Dr. Upton: I have been looking at some information given recently to my colleague, Deputy O’Shea, and I notice that quite a substantial amount of meat and milk products has been detected, but there is no specific targeting. My understanding is that it is only where searches are carried out by Customs and Excise for excisable goods that any food or food products have been detected. If that is so, I would have some concerns, given our concerns about foot and mouth disease, for example, which we debated earlier. Other exotic diseases may now be imported into the country.
I would not expect the Minister for Agriculture and Food to provide exact figures, but has anyone ever voluntarily presented at the border posts to admit possession in luggage of exotic meat, for example, which the person would like to hand over? I am curious if any volunteers have ever come forward. In all the times I have passed through Dublin Airport, I have yet to see anyone but myself declaring for example that he or she has been on a farm while abroad. I wonder if anyone has ever presented carrying a food product.
Ms M. Wallace: Our understanding is that there is very active vigilance and great co-operation between our Department and the Customs and Excise personnel searching for excisable goods. Searches are carried out in conjunction with both. One of the key ways we have of identifying people coming from third countries is to interview them. We find the interviews are a success in that respect, and they are followed by the searching of bags.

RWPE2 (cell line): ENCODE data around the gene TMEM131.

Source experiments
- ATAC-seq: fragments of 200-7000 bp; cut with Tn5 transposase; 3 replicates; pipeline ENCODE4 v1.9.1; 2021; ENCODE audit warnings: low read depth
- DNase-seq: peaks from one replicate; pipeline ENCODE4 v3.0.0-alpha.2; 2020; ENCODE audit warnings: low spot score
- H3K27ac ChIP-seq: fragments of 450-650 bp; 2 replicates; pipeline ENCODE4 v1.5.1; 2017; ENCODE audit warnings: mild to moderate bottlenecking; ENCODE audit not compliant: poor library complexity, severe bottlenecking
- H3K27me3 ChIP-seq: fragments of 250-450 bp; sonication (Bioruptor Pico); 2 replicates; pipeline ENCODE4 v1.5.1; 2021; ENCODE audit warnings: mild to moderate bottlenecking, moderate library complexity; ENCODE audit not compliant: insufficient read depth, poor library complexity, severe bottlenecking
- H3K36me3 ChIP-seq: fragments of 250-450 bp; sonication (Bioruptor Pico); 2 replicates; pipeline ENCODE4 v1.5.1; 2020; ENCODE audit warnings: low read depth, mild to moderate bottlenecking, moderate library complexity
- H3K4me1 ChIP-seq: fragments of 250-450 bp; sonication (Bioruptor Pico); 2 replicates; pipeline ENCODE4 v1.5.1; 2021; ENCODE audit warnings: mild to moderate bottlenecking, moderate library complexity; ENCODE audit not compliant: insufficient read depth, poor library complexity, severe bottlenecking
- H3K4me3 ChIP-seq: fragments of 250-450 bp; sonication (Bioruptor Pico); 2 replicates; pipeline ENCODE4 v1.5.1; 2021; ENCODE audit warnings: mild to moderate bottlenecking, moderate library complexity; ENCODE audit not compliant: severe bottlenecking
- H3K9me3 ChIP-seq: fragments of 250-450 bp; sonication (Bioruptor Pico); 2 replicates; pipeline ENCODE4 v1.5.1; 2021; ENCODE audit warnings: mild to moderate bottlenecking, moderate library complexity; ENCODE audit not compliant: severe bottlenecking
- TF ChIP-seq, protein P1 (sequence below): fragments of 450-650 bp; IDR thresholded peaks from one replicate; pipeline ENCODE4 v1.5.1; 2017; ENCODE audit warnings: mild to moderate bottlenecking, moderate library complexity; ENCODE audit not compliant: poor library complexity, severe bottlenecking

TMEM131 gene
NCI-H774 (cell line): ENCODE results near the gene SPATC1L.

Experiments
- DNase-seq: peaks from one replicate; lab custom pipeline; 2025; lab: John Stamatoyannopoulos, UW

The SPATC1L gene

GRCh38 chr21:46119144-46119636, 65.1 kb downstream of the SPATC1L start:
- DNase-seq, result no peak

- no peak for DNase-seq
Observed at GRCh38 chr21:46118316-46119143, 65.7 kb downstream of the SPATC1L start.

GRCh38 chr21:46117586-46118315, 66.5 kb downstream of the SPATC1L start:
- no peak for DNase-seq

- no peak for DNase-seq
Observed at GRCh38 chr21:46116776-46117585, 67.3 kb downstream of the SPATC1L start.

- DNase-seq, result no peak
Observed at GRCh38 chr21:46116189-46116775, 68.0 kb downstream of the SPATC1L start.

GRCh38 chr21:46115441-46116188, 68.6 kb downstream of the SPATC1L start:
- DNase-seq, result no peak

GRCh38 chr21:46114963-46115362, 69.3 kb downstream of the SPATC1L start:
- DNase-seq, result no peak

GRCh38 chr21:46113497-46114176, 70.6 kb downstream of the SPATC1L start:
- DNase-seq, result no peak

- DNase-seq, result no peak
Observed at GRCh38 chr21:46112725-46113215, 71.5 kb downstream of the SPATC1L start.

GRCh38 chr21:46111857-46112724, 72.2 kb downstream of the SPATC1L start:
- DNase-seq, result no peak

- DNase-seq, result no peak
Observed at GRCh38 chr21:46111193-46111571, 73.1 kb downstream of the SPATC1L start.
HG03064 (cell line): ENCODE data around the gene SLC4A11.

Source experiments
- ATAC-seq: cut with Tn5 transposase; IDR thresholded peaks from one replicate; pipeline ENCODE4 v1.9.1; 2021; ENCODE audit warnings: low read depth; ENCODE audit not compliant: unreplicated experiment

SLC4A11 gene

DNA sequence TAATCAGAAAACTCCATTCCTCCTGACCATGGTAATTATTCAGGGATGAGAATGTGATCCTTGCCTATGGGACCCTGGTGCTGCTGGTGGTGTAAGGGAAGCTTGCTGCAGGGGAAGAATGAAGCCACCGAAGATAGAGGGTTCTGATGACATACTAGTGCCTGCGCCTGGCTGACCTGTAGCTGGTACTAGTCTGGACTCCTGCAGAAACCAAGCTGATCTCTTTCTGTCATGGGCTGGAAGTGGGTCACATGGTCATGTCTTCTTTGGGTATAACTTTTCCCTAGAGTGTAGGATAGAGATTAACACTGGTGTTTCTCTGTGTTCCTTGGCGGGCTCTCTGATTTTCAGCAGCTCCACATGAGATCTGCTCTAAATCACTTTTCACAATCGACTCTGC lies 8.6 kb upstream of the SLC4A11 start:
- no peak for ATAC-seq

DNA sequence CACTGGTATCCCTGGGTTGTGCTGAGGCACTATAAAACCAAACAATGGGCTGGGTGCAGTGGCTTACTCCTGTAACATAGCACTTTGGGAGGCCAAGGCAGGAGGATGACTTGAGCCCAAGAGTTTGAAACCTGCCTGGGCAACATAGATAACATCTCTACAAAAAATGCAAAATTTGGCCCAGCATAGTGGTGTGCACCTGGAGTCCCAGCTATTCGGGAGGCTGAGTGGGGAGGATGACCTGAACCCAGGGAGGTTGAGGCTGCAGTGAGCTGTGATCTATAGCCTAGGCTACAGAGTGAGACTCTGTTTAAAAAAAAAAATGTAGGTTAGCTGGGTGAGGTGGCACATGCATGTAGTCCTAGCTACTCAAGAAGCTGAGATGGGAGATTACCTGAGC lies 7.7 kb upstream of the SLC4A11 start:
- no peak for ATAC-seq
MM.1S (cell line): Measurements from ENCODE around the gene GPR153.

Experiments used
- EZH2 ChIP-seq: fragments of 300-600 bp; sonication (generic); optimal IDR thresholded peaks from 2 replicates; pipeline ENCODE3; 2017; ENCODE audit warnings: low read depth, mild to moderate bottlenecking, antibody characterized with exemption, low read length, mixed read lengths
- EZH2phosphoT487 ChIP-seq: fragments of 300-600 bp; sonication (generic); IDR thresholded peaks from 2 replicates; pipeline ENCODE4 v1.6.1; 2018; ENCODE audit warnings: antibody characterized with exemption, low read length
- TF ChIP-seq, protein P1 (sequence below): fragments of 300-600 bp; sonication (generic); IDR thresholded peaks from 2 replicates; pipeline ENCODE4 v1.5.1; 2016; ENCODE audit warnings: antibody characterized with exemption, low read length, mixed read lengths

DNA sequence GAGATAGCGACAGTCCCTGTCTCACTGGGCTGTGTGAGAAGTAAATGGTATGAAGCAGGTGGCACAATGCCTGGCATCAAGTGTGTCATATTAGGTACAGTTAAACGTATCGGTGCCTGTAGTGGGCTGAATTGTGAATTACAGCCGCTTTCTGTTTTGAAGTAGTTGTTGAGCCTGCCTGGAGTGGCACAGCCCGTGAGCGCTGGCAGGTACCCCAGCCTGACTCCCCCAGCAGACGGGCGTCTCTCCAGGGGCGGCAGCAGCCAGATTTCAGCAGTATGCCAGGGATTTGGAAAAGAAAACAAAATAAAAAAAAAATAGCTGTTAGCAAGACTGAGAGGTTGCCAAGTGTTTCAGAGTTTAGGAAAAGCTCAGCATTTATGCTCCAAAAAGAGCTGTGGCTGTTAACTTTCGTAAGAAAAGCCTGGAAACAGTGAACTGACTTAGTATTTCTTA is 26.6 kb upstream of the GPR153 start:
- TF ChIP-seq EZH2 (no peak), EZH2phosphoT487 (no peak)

With regard to voluntary disclosures in the airports, bins are provided and the hope is that with extensive advertising, announcements on aircraft and the substantial number of posters provided by our Department in several languages, somebody who inadvertently carries a product might realise they should dispose of the product in the bin provided.
We also encourage the embassies to be actively involved, as well as the transport operators, whom we ask to suggest that passengers check our website. Between all of that, and the postering, we feel the message should get across.
Mr. Naughten: To clarify my earlier comments with regard to the food and veterinary office, I was trying to say the officials might as well be on holidays in Brazil in terms of the impact the reports are having when they return.
Mr. Naughten: Yes, the European office, sorry. The Minister of State noted the posters. We all have experience of going through Dublin Airport and the reality is that it is a fair achievement to see the monitors in baggage control, never mind look at posters, when people are coming through the airport.
Has the Minister looked at reviewing the fines in place, or providing multi-language information on flights, on the website and on the monitors in Dublin Airport in particular, as well as in the other airports? Has the Minister considered enhancing the presence of the Department of Agriculture and Food there? I have never seen an official from the Department at Dublin Airport.